Someone proposed imposing a conceptual model on ASP as a way of showing it’s great power as a ‘the solution’ for change. What happened next was a joy to be part of.  There was a swiftly held, but deeply reflective debate in which everybody took part, surprising those who expected the directors to simply make a ruling. The group noted the shortfalls of a ‘yes/no’ voting system, explored more appropriate options, and ultimately rejected the proposal with supportive advice about other ways to achieve similar ends. As a test of ASP’s modus operandi, it was highly effective.   The proposer felt heard, valued, supported and understood – the organisation maintained its integrity in the face of a challenge to its principle of continuing openness.

​We reminded everyone there’s an open invitation from ASP for associates to become Directors. Two people expressed an interest which the current Directors will explore with them in the coming months.

All in, it was a good day with about 1/3 of those present experiencing an Open Space meeting for the first time.  If you were considering coming, but couldn’t make it, here’s what they had to say about it:  “I loved the discussions with interesting people going any direction”, and “It was a very easy flowing day with no agenda or objective – very refreshing for a lawyer!”;  “I loved the increasing openness, awareness, connection and change/options of the event”; “The human discursiveness and feeling [was good]”, and “I loved the openness and Oneness”
We hope to see you next time!

Art of Cosmic Thinking In Action

Spotlight spectrum smlrOn July 22nd 2016, we put on the UK’s second ‘Art of Cosmic Thinking’ event, building on feedback from the debut in Manchester back in May.   The word cosmic comes from the word cosmos, meaning ‘the universe as a complex and orderly system’ and the talk explored how to hold the tension between keeping things simple and keeping things real.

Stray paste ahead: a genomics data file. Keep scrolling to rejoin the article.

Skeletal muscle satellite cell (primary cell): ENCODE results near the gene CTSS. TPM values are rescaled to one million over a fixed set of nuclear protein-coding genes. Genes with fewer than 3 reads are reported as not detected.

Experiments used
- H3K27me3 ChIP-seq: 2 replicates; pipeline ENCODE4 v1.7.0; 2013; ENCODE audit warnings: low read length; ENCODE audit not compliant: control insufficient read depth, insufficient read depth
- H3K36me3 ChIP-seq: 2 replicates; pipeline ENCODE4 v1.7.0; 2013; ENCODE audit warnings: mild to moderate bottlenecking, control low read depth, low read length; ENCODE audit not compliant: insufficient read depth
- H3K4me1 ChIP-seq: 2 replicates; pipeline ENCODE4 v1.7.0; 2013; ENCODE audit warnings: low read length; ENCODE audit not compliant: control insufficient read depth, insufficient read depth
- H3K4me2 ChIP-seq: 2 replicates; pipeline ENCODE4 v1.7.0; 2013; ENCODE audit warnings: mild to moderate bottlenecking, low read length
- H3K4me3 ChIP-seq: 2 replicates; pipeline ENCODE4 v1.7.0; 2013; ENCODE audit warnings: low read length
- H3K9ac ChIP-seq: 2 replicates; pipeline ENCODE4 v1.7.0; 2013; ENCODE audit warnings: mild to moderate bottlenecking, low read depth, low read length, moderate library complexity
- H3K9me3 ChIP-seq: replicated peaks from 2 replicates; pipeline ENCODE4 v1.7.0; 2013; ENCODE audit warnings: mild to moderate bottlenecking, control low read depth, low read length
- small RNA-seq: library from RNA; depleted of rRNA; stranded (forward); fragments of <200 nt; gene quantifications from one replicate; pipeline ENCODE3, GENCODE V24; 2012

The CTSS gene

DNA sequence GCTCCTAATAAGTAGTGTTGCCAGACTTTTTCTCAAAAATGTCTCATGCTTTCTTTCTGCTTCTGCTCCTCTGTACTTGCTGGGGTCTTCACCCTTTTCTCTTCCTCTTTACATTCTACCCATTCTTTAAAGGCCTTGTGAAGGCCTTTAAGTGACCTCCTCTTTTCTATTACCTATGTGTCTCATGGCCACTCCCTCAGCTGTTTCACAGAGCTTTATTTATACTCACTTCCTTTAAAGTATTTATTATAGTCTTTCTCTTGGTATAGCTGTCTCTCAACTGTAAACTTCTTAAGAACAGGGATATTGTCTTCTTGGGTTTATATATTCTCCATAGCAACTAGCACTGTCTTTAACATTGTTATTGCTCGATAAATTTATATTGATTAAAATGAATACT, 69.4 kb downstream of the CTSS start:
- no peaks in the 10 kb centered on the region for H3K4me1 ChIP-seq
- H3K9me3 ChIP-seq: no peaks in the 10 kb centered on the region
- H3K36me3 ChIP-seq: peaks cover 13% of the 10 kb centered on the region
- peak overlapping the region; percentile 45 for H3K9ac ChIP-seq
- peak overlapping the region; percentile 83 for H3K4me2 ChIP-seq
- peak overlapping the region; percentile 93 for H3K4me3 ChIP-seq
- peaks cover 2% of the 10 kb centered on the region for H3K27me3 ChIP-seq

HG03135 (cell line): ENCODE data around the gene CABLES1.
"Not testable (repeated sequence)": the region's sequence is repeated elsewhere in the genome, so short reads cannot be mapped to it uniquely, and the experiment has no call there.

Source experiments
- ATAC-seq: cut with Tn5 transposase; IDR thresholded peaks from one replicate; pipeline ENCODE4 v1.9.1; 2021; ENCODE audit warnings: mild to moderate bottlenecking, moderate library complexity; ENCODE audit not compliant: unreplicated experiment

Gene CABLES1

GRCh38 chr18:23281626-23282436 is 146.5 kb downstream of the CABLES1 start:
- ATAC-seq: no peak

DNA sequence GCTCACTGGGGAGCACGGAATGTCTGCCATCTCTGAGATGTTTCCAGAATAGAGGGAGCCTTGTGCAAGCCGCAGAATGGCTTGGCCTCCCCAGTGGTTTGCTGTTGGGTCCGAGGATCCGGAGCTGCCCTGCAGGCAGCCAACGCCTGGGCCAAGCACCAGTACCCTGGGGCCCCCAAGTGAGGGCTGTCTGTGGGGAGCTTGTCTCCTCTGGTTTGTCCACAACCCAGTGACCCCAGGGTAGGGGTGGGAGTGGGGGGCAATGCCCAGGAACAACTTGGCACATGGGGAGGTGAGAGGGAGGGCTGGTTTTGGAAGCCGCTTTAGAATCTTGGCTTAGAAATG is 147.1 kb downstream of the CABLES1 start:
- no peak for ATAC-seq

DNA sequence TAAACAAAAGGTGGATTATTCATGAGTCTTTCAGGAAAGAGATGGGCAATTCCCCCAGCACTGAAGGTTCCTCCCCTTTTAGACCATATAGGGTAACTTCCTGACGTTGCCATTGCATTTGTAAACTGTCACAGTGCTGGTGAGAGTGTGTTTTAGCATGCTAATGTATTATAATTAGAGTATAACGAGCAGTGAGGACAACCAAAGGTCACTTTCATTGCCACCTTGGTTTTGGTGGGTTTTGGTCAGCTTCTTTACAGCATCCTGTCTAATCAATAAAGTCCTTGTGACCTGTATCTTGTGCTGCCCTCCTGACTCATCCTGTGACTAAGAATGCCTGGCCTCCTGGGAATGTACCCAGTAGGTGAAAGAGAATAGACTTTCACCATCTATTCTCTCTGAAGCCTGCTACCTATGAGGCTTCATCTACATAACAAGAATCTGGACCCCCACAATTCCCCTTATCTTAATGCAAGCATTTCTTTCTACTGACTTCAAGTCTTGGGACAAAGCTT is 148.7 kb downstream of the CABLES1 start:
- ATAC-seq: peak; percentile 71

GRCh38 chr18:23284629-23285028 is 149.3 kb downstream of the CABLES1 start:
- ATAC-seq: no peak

Having stimulated minds with this introduction, we created an Open Space for everyone there to explore their own ideas. Click here to see what went on.

Wanted: New Leadership – apply within

Burned Forest header







When things go wrong and people are angry, the natural tendency is to look for someone or something to blame.  We hold a public inquiry to make sure we know who’s fault it was, why it went wrong, and to make sure it never happens again.

The anger is stoked into a blaze of blame which gets so hot we step back from our own responsibilities.  Instead of looking at ourselves, we glare at the unfortunates tied to the stake while opportunities for useful learning get incinerated.

Right now, there’s a scorched clearing where political leadership used to be. We’re all desperately keen to see hope rise from the ashes and need to see something new. Our own public inquiry distilled into two questions – who now? and what could be different?  To see what we found, read the full article here.

In or Out – it’s a question of courage

In or out jar

The EU Referendum COULD have been a fascinating, engaging, participative and educational debate about the relationships of people across Europe. So far, the political debate has been a two dimensional, shallow and emotive competition between two different kinds of fear.

So how can we choose if we’re feeling under informed, overwhelmed by complexity or simply angry at the poverty of leadership? I think it’s a question of personal and collective courage.  Read the full account here.

The art of Cosmic Thinking

coloured smokeInspired by a great TED talk called ‘Inside the mind of a  master procrastinator‘ by Tim Urban, I’ve drafted a TED talk of my own.  With the working title ‘The Art of Cosmic Thinking’, my talk uses sort-of-art to explore super-connective networking and order in chaos.

The first dress rehearsal will be at Revolution in Fallowfield, Manchester on Sunday 15th May.  Please arrive at 5.45pm for a 6pm start.